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  • #ifdef __STDC_NO_ATOMICS__
  • # error this implementation needs atomics
  • #endif
  • #include <stdatomic.h>
  • unsigned _Atomic counter = ATOMIC_VAR_INIT(0);


Atomics as part of the C language are an optional feature that is available since C11.

Their purpose is to ensure race-free access to variables that are shared between different threads. Without atomic qualification, the state of a shared variable would be undefined if two threads access it concurrently. Eg an increment operation (++) could be split into several assembler instructions, a read, the addition itself and a store instruction. If another thread would be doing the same operation their two instruction sequences could be intertwined and lead to an inconsistent result.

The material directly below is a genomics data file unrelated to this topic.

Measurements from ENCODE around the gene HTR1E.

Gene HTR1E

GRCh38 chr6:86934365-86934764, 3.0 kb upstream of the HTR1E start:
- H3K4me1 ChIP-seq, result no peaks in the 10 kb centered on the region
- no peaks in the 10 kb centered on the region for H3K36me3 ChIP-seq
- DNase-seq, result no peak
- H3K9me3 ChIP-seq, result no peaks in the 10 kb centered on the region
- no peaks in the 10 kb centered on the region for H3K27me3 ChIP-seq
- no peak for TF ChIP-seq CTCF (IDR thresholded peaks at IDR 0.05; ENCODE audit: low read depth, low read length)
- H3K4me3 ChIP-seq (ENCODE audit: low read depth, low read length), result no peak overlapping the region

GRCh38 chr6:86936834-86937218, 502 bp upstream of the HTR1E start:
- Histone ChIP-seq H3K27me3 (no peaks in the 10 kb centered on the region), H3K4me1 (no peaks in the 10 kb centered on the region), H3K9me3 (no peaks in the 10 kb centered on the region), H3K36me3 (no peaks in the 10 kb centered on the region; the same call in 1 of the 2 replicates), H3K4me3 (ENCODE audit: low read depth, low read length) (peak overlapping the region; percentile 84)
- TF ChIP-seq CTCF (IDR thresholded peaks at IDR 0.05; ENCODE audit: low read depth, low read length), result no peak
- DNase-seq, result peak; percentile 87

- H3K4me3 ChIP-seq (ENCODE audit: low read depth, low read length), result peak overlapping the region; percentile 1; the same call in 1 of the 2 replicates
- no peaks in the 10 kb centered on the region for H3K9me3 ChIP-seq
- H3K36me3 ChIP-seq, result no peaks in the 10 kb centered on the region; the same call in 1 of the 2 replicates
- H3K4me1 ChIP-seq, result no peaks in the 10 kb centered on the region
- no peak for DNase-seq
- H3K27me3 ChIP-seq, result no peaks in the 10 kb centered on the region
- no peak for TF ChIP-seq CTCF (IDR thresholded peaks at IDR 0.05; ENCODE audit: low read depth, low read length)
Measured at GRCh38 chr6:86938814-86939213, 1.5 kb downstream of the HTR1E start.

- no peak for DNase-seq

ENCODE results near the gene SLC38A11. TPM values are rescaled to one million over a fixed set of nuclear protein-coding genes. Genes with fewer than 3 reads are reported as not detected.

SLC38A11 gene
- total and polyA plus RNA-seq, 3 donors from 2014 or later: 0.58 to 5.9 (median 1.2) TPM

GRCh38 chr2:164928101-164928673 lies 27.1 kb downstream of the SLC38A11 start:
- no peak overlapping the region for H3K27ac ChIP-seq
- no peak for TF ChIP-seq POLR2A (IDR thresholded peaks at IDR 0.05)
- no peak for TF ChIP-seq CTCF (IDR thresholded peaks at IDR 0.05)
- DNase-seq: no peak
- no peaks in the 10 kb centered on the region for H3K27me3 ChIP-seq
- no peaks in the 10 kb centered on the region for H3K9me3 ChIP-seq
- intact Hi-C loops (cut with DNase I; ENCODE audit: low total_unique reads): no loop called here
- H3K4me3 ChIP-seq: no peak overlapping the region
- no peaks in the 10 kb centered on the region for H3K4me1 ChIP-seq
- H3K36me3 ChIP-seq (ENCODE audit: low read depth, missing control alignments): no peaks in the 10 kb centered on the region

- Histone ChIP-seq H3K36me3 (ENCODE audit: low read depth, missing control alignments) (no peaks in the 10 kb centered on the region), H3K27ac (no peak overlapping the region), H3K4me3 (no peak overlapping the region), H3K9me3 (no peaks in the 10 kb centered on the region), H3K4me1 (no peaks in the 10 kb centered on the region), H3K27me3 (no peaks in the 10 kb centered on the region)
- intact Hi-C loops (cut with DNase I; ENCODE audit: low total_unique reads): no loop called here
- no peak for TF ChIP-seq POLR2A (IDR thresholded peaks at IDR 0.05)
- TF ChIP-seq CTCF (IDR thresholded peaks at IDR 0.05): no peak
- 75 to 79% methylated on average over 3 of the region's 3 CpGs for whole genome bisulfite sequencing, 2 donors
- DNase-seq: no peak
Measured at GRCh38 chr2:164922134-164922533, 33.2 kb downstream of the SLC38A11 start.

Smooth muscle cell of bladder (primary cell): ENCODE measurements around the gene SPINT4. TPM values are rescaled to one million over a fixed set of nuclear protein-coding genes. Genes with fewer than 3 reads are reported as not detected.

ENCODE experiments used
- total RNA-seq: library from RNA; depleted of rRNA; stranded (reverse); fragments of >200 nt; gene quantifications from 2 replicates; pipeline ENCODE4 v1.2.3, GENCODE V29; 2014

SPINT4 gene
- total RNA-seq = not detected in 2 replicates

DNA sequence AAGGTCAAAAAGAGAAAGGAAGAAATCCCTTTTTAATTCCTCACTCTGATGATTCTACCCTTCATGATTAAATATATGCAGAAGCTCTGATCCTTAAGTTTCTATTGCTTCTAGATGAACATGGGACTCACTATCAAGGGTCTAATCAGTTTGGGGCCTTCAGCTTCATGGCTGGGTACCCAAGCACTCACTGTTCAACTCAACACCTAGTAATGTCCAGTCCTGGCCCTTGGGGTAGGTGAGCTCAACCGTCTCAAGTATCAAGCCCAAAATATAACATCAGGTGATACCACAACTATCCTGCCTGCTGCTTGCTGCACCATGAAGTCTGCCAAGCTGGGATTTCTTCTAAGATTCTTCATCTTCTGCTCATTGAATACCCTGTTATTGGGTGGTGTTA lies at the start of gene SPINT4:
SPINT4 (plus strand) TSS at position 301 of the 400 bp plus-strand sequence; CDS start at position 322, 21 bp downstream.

• Types: All object types with the exception of array types can be qualified with _Atomic.

  • Operators: All read-modify-write operators (e.g ++ or *=) on these are guaranteed to be atomic.

  • Operations: There are some other operations that are specified as type generic functions, e.g atomic_compare_exchange.

  • Threads: Access to them is guaranteed not to produce data race when they are accessed by different threads.

  • Signal handlers: Atomic types are called lock-free if all operations on them are stateless. In that case they can also be used to deal state changes between normal control flow and a signal handler.

  • There is only one data type that is guaranteed to be lock-free: atomic_flag. This is a minimal type who's operations are intended to map to efficient test-and-set hardware instructions.

Other means to avoid race conditions are available in C11's thread interface, in particular a mutex type mtx_t to mutually exclude threads from accessing critical data or critical sections of code. If atomics are not available, these must be used to prevent races.

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